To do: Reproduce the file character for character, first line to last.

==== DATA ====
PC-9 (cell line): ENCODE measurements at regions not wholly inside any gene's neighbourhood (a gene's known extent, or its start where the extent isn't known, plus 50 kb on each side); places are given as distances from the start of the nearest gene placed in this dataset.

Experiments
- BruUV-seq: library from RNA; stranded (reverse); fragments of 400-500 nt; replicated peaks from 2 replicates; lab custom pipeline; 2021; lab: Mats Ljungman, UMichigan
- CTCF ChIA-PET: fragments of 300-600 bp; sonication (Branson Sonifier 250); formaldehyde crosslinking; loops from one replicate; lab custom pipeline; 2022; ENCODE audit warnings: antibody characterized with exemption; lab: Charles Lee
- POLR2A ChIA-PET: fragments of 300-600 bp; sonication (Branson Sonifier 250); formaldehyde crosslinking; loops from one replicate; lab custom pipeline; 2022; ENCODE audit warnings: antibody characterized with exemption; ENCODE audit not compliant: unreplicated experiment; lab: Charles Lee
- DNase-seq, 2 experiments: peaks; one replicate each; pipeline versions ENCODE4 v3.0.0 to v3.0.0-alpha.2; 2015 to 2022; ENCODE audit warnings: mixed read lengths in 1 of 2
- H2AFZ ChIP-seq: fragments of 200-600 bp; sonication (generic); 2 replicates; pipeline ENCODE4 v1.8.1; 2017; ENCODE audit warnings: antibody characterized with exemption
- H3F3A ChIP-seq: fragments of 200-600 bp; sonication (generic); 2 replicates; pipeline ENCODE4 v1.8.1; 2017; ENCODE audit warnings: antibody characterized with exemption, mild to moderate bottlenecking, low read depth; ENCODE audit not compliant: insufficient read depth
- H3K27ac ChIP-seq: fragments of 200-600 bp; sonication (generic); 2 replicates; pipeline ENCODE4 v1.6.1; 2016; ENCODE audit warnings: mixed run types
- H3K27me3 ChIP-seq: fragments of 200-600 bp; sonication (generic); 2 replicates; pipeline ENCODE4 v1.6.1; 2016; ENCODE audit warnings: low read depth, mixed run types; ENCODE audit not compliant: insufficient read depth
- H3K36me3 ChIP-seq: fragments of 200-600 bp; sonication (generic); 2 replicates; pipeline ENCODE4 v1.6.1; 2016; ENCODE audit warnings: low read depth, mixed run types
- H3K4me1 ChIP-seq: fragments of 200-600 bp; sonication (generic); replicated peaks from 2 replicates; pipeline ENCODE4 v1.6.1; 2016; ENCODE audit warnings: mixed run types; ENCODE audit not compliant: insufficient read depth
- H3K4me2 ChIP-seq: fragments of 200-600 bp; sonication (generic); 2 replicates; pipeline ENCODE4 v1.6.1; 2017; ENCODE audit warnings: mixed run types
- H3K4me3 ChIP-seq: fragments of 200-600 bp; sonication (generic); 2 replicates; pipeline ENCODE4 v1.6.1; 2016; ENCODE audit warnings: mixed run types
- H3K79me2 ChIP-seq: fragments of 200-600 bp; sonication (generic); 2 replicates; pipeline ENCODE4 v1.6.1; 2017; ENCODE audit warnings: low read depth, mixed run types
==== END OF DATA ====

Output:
PC-9 (cell line): ENCODE measurements at regions not wholly inside any gene's neighbourhood (a gene's known extent, or its start where the extent isn't known, plus 50 kb on each side); places are given as distances from the start of the nearest gene placed in this dataset.

Experiments
- BruUV-seq: library from RNA; stranded (reverse); fragments of 400-500 nt; replicated peaks from 2 replicates; lab custom pipeline; 2021; lab: Mats Ljungman, UMichigan
- CTCF ChIA-PET: fragments of 300-600 bp; sonication (Branson Sonifier 250); formaldehyde crosslinking; loops from one replicate; lab custom pipeline; 2022; ENCODE audit warnings: antibody characterized with exemption; lab: Charles Lee
- POLR2A ChIA-PET: fragments of 300-600 bp; sonication (Branson Sonifier 250); formaldehyde crosslinking; loops from one replicate; lab custom pipeline; 2022; ENCODE audit warnings: antibody characterized with exemption; ENCODE audit not compliant: unreplicated experiment; lab: Charles Lee
- DNase-seq, 2 experiments: peaks; one replicate each; pipeline versions ENCODE4 v3.0.0 to v3.0.0-alpha.2; 2015 to 2022; ENCODE audit warnings: mixed read lengths in 1 of 2
- H2AFZ ChIP-seq: fragments of 200-600 bp; sonication (generic); 2 replicates; pipeline ENCODE4 v1.8.1; 2017; ENCODE audit warnings: antibody characterized with exemption
- H3F3A ChIP-seq: fragments of 200-600 bp; sonication (generic); 2 replicates; pipeline ENCODE4 v1.8.1; 2017; ENCODE audit warnings: antibody characterized with exemption, mild to moderate bottlenecking, low read depth; ENCODE audit not compliant: insufficient read depth
- H3K27ac ChIP-seq: fragments of 200-600 bp; sonication (generic); 2 replicates; pipeline ENCODE4 v1.6.1; 2016; ENCODE audit warnings: mixed run types
- H3K27me3 ChIP-seq: fragments of 200-600 bp; sonication (generic); 2 replicates; pipeline ENCODE4 v1.6.1; 2016; ENCODE audit warnings: low read depth, mixed run types; ENCODE audit not compliant: insufficient read depth
- H3K36me3 ChIP-seq: fragments of 200-600 bp; sonication (generic); 2 replicates; pipeline ENCODE4 v1.6.1; 2016; ENCODE audit warnings: low read depth, mixed run types
- H3K4me1 ChIP-seq: fragments of 200-600 bp; sonication (generic); replicated peaks from 2 replicates; pipeline ENCODE4 v1.6.1; 2016; ENCODE audit warnings: mixed run types; ENCODE audit not compliant: insufficient read depth
- H3K4me2 ChIP-seq: fragments of 200-600 bp; sonication (generic); 2 replicates; pipeline ENCODE4 v1.6.1; 2017; ENCODE audit warnings: mixed run types
- H3K4me3 ChIP-seq: fragments of 200-600 bp; sonication (generic); 2 replicates; pipeline ENCODE4 v1.6.1; 2016; ENCODE audit warnings: mixed run types
- H3K79me2 ChIP-seq: fragments of 200-600 bp; sonication (generic); 2 replicates; pipeline ENCODE4 v1.6.1; 2017; ENCODE audit warnings: low read depth, mixed run types